Increasing fruit and vegetable intake in cancer patients
Cancer is the number one cause of death for Coos County residents, nearly double the Oregon rate. Studies demonstrate that eating fruits and vegetables could improve outcomes for cancer patients. However, less than 15% of Coos County residents consume the minimum of the recommended five fruits and vegetables per day. Coos County also lacks nutrition experts, with a dietitian employed at only one of the 10 healthcare sites in the county. This has meant that healthcare providers don’t screen for diet since they have no options for patient referrals.
The Oregon State University Extension Family and Community Health Program conducted a study called WE CAN (Wellness Education for Cancer Nutrition). WE CAN increases the intake of fruits and vegetables by creating diet assessment tools, nutrition resources and referral options. The team developed and tested multiple interventions. One of these was a 52-page Nutrition Resource Guide that includes local food banks/pantries, free- and reduced-price meal sites and Extension resources across Coos and neighboring Curry County. The guide also provides reputable websites, books and cookbooks addressing nutrition and diseases besides cancer, and online nutrition trainings for residents and health professionals. The team selected print-friendly and evidence-based written nutrition guidelines and shared them with patients. The Bay Area Cancer Center in Coos County piloted all the interventions.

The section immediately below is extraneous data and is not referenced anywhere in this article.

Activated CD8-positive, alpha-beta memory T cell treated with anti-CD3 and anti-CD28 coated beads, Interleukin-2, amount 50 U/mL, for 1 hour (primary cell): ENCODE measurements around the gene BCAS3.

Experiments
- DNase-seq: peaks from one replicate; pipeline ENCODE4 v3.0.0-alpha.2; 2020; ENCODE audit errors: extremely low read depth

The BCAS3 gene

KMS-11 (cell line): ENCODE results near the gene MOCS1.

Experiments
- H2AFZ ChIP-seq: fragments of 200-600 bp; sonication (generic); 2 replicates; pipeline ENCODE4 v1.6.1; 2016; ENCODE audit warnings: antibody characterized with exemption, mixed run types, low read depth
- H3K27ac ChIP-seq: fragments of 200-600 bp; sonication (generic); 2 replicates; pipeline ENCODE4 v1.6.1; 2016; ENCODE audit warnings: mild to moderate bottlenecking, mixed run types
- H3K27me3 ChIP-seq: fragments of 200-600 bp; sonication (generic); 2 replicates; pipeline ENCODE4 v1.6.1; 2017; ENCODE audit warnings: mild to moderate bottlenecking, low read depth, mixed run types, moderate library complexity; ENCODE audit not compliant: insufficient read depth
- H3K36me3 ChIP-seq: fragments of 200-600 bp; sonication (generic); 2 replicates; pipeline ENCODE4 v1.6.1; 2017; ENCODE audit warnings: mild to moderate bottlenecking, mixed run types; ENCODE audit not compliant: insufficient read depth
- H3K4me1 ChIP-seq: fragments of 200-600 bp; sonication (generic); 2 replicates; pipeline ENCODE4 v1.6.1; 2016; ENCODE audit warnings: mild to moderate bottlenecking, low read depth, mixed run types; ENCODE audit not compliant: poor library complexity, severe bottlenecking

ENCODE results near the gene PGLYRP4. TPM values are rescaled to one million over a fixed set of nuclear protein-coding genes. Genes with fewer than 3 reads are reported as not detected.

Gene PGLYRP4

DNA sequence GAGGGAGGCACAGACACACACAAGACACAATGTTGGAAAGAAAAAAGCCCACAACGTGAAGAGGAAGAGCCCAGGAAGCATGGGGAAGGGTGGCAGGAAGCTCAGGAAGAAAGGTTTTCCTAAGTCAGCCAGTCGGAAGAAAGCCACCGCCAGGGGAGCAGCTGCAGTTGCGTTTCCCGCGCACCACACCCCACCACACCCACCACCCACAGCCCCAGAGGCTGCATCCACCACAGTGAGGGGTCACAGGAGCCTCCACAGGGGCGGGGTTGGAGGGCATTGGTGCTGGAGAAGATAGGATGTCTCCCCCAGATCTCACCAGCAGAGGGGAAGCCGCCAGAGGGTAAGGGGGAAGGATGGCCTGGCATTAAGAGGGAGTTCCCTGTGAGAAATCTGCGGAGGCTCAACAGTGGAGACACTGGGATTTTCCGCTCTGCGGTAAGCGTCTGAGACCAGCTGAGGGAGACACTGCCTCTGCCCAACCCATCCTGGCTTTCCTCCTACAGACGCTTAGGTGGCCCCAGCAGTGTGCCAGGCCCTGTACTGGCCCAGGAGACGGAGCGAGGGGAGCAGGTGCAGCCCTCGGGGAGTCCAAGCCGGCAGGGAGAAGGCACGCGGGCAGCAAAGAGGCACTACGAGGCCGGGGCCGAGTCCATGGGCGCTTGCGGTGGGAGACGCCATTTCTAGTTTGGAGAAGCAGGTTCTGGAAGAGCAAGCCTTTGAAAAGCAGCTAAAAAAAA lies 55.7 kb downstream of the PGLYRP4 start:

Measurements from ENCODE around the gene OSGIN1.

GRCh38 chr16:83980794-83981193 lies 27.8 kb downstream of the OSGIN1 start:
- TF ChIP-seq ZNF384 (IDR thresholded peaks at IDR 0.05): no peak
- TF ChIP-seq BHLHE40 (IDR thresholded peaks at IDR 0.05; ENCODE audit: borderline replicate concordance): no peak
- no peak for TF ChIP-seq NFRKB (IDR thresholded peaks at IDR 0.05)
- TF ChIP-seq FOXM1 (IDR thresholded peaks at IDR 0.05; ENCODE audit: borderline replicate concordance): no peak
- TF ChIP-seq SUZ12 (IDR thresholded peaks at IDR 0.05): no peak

The Nutrition Resource Guide was created as a result of OSU Extension’s study. The guide is also relevant to participants in federal nutrition programs like SNAP (Supplemental Nutrition Assistance Program) and WIC (Special Supplemental Nutrition Program for Women, Infants, and Children). Church groups, schools, support groups, weight-management programs and individuals interested in improving their dietary intake can use the guide. It helps individuals, including those with cancer, find ways to get more fruits and vegetables into their diet and improve their health.
Link to full statement on website: http://landgrantimpacts.tamu.edu/impacts/show/6083